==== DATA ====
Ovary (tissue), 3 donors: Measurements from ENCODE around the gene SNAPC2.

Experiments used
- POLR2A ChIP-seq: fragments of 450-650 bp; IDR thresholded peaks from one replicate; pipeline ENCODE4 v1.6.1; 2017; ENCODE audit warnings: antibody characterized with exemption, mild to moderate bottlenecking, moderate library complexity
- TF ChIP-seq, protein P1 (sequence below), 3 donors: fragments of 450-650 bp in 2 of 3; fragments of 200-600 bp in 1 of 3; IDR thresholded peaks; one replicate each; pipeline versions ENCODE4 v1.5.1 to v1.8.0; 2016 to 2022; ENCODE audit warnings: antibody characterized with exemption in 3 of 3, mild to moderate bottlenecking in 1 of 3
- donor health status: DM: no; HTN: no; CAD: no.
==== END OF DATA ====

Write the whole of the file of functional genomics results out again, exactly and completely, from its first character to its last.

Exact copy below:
Ovary (tissue), 3 donors: Measurements from ENCODE around the gene SNAPC2.

Experiments used
- POLR2A ChIP-seq: fragments of 450-650 bp; IDR thresholded peaks from one replicate; pipeline ENCODE4 v1.6.1; 2017; ENCODE audit warnings: antibody characterized with exemption, mild to moderate bottlenecking, moderate library complexity
- TF ChIP-seq, protein P1 (sequence below), 3 donors: fragments of 450-650 bp in 2 of 3; fragments of 200-600 bp in 1 of 3; IDR thresholded peaks; one replicate each; pipeline versions ENCODE4 v1.5.1 to v1.8.0; 2016 to 2022; ENCODE audit warnings: antibody characterized with exemption in 3 of 3, mild to moderate bottlenecking in 1 of 3
- donor health status: DM: no; HTN: no; CAD: no.